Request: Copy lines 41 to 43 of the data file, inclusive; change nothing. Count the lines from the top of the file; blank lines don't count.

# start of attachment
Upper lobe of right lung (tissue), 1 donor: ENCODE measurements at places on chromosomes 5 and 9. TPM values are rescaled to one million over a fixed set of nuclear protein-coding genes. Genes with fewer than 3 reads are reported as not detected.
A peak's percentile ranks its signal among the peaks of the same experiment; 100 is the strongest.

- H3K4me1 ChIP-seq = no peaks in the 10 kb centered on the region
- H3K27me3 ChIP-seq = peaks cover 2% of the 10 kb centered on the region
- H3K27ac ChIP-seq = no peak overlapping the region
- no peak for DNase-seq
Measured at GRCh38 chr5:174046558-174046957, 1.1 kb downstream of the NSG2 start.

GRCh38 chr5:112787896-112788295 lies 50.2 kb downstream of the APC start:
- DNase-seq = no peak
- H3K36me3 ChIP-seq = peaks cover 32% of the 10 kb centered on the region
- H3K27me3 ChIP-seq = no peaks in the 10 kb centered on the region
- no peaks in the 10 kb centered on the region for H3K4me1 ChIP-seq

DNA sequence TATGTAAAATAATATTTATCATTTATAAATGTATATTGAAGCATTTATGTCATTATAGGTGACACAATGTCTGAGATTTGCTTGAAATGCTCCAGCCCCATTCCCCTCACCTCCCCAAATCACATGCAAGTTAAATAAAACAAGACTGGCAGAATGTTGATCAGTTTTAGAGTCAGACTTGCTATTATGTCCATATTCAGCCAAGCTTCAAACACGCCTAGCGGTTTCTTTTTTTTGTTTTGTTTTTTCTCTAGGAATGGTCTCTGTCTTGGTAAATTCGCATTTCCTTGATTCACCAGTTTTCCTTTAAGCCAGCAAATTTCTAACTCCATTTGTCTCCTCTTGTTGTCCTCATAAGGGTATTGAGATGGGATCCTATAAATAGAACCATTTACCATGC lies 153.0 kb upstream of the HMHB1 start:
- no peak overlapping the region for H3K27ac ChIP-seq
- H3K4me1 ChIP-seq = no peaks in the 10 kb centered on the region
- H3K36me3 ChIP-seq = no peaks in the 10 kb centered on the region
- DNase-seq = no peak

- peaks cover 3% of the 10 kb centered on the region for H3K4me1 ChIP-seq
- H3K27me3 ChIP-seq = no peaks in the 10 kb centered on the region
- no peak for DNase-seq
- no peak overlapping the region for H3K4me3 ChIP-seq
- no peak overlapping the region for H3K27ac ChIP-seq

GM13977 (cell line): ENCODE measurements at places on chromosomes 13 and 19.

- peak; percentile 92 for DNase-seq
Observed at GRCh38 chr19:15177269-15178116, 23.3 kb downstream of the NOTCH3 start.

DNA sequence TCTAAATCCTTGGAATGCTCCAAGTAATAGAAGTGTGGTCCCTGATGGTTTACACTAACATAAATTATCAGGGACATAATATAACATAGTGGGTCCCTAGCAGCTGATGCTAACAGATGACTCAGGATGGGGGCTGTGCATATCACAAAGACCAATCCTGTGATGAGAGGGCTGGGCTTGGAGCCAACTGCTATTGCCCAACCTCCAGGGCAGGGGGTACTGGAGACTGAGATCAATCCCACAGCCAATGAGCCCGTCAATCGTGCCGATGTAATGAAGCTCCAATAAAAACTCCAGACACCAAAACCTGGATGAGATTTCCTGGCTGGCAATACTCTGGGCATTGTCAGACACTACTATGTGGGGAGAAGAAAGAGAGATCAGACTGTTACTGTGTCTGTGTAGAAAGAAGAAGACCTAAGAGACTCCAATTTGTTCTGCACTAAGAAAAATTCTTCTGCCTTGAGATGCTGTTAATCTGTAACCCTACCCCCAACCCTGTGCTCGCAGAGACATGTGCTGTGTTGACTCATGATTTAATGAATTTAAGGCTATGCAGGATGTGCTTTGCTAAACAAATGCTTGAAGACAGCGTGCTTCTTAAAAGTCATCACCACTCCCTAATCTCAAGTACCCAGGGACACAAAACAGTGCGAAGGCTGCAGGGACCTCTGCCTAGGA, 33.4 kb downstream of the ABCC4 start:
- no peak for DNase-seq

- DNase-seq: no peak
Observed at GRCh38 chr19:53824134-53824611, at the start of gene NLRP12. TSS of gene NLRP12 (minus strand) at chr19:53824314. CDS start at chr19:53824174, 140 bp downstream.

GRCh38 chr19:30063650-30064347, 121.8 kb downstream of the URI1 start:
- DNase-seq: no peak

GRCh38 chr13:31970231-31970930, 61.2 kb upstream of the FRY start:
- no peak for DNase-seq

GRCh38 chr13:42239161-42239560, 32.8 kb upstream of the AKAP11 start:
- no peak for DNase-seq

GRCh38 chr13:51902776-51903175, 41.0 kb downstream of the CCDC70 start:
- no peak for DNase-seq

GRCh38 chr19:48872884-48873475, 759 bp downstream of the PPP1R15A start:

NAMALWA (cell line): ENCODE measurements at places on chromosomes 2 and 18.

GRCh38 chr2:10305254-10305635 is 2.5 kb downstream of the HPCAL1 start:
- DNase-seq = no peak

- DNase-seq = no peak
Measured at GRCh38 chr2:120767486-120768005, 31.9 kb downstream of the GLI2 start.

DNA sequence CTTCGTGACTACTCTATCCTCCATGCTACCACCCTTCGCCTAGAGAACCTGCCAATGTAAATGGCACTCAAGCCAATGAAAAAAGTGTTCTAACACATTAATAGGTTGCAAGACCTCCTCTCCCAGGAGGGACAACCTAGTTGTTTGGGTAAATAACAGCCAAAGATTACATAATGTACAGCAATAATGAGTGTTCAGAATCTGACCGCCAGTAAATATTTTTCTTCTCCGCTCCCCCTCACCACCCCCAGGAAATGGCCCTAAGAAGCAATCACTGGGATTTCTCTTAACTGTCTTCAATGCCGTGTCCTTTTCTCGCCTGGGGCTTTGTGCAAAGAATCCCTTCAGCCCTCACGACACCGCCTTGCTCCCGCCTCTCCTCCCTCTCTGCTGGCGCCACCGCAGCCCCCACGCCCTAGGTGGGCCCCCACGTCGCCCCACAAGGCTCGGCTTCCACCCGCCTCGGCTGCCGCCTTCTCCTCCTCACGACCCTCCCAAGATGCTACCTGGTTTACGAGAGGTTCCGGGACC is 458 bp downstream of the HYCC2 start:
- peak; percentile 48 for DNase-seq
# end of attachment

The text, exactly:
- DNase-seq = no peak

- DNase-seq = no peak
Measured at GRCh38 chr2:120767486-120768005, 31.9 kb downstream of the GLI2 start.